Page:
21st June 2023

A recent report by the Bureau of Investigative Journalism has found that a major meat supplier to UK supermarkets is sourcing chickens from farms that use fluoroquinolone antibiotics, drugs which are classified as “critically important for human health” by the World Health Organization (WHO). The report also states that the Polish meat supplier, SuperDrob, was linked to a salmonella outbreak in 2020, which ‘involved bacteria resistant to multiple drugs.’

These claims are very concerning. Outbreaks of salmonella infection from supermarket meat point to the possibility of cross-contamination through poor hygiene practices in the food production system, which could obviously have serious ramifications for human health.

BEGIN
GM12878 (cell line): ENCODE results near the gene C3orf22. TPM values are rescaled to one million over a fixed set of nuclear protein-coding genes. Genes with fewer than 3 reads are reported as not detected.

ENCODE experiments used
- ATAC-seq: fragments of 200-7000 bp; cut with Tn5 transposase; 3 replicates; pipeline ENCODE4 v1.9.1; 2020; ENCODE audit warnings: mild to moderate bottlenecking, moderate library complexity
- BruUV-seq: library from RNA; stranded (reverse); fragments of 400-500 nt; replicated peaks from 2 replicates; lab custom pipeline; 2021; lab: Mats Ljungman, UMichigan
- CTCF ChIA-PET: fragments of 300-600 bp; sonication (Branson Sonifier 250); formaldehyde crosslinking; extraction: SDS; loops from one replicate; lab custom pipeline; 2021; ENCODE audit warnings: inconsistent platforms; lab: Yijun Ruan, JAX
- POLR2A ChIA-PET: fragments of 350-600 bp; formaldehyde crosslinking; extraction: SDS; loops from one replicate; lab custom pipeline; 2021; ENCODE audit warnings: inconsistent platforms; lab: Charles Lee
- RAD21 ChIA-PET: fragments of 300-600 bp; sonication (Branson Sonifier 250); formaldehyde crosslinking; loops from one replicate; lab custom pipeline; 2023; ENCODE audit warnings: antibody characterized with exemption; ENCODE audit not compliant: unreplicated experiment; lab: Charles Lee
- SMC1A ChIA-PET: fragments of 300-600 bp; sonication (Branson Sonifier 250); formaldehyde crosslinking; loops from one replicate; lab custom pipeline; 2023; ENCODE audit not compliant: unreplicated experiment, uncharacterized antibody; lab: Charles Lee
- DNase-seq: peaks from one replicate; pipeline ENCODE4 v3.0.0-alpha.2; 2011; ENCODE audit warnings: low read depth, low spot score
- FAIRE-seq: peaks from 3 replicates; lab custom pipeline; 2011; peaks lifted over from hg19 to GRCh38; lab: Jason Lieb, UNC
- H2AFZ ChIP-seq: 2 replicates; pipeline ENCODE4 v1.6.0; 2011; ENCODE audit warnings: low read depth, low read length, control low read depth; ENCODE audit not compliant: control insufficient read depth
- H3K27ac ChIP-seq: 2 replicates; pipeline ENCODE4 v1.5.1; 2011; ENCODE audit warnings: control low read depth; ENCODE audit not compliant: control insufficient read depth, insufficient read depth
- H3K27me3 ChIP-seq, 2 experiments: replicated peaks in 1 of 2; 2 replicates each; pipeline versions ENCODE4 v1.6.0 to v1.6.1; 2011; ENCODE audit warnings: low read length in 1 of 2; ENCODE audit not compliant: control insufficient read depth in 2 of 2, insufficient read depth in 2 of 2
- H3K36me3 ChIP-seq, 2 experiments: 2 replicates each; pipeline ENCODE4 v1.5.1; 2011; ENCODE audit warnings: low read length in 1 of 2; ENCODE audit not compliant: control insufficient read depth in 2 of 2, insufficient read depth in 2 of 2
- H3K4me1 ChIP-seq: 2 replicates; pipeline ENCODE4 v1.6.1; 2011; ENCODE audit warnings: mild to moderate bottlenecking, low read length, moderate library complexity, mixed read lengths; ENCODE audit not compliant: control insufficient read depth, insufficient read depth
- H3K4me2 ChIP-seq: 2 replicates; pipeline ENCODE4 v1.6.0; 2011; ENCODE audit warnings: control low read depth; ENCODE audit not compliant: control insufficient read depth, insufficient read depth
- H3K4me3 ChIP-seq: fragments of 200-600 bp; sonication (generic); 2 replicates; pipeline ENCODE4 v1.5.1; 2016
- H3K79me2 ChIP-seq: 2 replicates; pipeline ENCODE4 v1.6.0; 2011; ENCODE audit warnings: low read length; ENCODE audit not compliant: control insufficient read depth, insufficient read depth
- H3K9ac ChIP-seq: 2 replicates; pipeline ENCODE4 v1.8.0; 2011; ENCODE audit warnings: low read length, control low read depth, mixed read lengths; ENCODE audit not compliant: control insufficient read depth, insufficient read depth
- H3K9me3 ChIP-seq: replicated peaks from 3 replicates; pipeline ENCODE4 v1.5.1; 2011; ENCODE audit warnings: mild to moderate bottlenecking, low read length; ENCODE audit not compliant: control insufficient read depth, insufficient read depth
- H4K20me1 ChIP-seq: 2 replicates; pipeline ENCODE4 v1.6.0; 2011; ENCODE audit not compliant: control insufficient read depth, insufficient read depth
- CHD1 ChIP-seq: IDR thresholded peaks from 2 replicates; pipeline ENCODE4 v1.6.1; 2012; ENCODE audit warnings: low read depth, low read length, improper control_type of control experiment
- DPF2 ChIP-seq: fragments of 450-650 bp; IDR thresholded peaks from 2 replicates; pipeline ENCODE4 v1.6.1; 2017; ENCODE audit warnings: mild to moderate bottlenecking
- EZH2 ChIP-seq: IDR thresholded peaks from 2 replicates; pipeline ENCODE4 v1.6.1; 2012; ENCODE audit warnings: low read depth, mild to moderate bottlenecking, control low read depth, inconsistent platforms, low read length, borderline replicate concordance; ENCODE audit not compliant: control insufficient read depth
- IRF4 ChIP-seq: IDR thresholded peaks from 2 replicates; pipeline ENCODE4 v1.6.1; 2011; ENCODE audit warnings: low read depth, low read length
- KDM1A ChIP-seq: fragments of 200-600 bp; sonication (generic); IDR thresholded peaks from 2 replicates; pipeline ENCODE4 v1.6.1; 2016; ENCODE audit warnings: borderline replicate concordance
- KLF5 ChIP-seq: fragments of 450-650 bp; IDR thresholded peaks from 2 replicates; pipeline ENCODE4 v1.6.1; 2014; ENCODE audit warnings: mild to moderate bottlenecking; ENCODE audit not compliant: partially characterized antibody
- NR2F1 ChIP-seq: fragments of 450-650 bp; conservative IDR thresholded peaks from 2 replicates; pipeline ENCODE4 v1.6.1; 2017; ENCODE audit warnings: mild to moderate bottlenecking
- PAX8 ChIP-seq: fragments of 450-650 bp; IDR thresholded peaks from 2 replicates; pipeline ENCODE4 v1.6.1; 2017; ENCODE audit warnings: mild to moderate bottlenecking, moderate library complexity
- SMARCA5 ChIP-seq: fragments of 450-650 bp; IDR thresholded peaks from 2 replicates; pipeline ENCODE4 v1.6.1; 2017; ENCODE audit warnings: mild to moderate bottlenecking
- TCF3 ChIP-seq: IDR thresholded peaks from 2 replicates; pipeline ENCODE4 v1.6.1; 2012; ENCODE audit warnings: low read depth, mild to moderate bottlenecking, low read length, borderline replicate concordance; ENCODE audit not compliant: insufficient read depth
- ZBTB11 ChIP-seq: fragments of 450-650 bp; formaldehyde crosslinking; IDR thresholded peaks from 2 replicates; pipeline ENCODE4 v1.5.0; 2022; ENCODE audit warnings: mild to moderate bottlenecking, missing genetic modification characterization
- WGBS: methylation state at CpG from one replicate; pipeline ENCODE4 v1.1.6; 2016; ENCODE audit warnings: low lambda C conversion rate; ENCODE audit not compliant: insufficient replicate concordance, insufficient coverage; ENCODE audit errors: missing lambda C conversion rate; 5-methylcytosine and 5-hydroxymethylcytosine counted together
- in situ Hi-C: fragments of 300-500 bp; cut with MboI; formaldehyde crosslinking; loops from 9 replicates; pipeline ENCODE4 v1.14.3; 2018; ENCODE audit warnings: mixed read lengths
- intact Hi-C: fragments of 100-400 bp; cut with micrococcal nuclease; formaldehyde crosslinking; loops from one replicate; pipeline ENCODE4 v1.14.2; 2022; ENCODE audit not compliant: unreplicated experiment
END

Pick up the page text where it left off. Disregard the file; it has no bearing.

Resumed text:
Meanwhile, the routine practice of feeding farm animals antibiotics that are critically important to treat bacterial infections in humans must be stopped globally – and as a matter of urgency. Exposing microorganisms to antibiotics leads them to render treatments less effective at best and ineffective at worst. Micro-organisms that develop resistance in animals end up in the environment and in humans – posing a significant, and escalating, threat to health – with antibiotic resistance already contributing to the death of about 5 million people every year.

This report shows that regulation and legislation might not be enough – unless backed up with enforcement, consumer consciousness, and the power of supermarkets to demand change through their supply chains.

Read more: The awkward truth about the food on our table, by Baroness Natalie Bennett


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